Tuesday, October 22, 2019

EXCLUSIVE: New York City councilman pushes free divorce lawyers for domestic violence victims

March 31, 2019  

Domestic violence victims seeking to divorce their abusive spouses would be entitled to free legal representation under a proposal being introduced into the City Council Wednesday.

The bill, from Councilman Mark Treyger (D-Brooklyn), would require the city to provide full legal representation for domestic violence victims engaged in divorce proceedings — a process that even at its least expensive can wind up being more than victims, who often wind up in shelter, can afford.

“I believe this is an issue of basic decency, fairness and justice for victims of domestic violence, to make sure that they have the basic resources to escape and secure their freedom,” Treyger said. “There is no cost too great for someone to secure their freedom and secure their justice.”

While the state provides the poor with free attorneys for matters handled in family court — including domestic violence proceedings and custody battles — divorces are handled in state Supreme Court, where there is not a right to an attorney. That means that even in the best case scenario of an uncontested divorce, victims of domestic violence would be faced with spending hundreds of dollars on filing fees. The legal bills for contested divorces can run much higher.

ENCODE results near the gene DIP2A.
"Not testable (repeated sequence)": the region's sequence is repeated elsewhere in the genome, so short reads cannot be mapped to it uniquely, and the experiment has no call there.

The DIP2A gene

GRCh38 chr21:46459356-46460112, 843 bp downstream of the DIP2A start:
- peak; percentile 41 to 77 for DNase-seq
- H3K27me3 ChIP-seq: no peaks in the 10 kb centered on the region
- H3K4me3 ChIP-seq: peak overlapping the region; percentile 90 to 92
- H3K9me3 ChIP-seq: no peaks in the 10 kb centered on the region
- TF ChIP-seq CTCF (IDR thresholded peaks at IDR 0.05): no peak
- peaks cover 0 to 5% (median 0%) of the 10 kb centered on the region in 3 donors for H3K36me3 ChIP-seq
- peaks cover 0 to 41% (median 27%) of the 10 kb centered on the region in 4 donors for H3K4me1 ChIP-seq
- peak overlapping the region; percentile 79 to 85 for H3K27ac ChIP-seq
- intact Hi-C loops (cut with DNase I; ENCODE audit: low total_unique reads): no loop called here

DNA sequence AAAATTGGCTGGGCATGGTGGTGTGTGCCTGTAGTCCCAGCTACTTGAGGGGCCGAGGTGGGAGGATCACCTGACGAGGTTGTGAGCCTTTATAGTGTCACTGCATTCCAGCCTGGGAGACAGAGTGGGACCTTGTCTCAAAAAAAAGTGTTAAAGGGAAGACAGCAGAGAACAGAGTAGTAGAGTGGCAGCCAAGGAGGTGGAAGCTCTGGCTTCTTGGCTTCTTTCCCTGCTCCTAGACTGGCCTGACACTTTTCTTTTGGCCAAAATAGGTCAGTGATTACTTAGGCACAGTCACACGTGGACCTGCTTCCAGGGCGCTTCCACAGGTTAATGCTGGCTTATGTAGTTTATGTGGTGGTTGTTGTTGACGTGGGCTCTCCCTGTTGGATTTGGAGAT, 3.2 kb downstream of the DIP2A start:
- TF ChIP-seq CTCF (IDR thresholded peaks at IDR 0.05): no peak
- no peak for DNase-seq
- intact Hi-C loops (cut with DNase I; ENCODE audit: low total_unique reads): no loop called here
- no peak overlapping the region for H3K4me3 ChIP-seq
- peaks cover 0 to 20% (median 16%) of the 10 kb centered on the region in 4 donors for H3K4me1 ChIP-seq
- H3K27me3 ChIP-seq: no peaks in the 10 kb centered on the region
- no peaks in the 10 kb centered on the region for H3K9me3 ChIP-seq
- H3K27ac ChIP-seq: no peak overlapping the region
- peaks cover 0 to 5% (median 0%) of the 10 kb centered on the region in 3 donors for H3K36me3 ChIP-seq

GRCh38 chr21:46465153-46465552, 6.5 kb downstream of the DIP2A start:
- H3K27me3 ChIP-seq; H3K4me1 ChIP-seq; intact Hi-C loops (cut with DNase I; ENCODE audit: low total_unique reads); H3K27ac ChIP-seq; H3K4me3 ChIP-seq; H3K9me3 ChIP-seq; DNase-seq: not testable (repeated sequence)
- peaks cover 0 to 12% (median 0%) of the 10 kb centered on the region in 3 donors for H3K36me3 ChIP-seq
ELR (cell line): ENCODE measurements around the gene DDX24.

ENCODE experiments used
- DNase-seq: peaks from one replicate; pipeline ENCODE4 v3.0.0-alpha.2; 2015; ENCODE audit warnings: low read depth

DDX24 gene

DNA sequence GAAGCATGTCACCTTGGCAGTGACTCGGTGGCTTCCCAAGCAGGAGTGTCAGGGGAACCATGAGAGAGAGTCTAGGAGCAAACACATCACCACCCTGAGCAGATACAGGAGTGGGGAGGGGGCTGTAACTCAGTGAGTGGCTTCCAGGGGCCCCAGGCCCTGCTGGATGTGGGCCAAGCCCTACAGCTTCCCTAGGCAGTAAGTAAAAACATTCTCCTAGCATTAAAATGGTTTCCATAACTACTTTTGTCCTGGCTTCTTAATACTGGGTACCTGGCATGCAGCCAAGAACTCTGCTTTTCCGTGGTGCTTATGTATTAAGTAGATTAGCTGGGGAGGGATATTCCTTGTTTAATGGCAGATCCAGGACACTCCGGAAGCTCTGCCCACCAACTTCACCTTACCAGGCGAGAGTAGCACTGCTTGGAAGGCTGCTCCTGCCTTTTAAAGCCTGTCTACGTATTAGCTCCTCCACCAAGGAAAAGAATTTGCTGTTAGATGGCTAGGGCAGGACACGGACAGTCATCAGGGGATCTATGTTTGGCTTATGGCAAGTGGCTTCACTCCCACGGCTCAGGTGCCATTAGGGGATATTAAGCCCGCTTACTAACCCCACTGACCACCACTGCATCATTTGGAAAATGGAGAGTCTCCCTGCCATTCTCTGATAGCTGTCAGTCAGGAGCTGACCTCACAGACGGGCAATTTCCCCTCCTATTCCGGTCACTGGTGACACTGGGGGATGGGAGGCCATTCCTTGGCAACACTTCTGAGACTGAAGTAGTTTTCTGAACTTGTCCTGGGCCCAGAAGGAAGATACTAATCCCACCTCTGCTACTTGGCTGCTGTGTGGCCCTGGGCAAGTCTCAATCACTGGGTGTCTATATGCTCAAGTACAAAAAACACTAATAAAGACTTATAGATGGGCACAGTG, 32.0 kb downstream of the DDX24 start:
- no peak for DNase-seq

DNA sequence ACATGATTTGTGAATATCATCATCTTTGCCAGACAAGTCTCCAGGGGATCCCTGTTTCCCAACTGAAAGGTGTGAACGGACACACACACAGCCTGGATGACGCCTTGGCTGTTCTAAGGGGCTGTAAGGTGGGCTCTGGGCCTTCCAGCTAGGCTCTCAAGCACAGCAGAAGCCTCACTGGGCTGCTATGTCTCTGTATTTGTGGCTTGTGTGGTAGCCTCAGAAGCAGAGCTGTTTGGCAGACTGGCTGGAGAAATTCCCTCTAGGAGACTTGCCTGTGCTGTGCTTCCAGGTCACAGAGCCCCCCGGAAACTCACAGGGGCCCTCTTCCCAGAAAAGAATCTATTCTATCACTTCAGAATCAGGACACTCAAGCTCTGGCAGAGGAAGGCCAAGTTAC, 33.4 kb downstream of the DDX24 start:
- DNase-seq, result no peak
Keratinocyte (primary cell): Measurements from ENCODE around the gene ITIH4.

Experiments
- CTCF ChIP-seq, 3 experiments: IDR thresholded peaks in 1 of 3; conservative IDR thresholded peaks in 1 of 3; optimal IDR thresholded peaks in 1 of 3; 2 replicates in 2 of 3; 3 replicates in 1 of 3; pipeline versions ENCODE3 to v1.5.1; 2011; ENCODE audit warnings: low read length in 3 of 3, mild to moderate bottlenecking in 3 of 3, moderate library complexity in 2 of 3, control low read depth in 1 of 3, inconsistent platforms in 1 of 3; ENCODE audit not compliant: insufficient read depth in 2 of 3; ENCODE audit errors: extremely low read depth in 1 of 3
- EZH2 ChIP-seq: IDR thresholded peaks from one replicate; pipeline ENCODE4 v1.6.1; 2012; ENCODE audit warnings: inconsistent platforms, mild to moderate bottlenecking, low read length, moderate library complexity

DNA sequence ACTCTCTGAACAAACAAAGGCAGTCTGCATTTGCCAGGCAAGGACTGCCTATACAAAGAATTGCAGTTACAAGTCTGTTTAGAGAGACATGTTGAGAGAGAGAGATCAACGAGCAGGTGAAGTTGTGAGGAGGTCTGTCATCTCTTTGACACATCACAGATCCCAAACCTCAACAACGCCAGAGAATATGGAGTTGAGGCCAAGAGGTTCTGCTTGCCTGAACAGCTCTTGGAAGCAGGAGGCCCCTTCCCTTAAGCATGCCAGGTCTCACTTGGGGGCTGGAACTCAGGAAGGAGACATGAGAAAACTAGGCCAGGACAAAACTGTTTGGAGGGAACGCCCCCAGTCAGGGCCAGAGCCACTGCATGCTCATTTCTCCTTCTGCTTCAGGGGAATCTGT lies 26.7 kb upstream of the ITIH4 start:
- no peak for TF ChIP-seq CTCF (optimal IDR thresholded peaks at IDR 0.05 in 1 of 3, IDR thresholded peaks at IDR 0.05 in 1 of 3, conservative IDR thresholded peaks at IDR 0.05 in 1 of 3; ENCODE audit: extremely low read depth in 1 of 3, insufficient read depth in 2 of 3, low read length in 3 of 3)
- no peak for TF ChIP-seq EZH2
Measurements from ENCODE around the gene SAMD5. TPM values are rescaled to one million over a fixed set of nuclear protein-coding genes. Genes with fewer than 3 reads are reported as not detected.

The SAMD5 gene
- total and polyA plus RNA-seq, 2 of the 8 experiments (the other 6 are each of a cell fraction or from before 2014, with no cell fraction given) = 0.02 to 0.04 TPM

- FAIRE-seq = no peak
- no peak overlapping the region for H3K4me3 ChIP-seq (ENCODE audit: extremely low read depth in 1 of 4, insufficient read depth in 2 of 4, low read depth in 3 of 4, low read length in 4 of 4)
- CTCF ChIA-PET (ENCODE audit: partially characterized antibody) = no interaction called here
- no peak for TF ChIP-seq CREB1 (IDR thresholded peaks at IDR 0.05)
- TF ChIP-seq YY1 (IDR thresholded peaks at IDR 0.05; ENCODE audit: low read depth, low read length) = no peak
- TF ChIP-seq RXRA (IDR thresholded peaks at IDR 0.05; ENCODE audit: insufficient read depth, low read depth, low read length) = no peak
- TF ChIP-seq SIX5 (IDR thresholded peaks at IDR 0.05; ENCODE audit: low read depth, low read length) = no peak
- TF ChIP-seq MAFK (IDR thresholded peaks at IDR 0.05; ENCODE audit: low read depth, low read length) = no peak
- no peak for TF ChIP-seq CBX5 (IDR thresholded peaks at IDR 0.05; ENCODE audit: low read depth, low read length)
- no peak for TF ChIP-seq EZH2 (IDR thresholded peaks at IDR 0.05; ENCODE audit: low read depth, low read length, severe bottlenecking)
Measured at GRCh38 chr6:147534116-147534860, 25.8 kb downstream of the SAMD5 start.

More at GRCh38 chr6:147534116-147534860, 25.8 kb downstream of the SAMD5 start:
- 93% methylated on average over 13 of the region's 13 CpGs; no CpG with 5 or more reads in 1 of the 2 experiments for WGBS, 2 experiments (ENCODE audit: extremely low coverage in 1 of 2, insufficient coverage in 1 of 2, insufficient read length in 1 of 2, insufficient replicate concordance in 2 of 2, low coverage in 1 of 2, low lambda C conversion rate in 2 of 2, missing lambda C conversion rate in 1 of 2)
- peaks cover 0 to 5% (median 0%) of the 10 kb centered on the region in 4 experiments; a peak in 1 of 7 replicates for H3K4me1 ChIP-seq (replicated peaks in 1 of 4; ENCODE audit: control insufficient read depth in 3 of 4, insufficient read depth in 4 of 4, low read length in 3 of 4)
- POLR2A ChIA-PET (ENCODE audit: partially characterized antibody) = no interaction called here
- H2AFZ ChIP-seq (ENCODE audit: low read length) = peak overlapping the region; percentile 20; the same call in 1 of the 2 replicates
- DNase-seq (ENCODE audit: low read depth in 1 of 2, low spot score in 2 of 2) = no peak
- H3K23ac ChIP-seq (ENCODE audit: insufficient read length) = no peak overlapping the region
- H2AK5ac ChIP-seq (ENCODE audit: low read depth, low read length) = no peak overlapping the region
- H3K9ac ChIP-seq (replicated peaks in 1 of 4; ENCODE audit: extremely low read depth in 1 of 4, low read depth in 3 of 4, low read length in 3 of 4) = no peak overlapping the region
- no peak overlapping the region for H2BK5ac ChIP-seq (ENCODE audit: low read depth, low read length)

Treyger said he was inspired to introduce the legislation after reading a New York Times report on the hurdles victims face when trying to divorce an abuser — including being required to find them and serve them with divorce papers.

“The onus is on them to gather enough resources, and that’s horrible,” Treyger said. “There are countless women who face great difficulty carrying financial burdens taking care of children who are just trying to seek their freedom.”

New York has previously extended the right to counsel to other non-criminal court cases — including providing free lawyers for all children and most adults facing deportation in immigration court, and for low-income tenants facing evictions in housing court.

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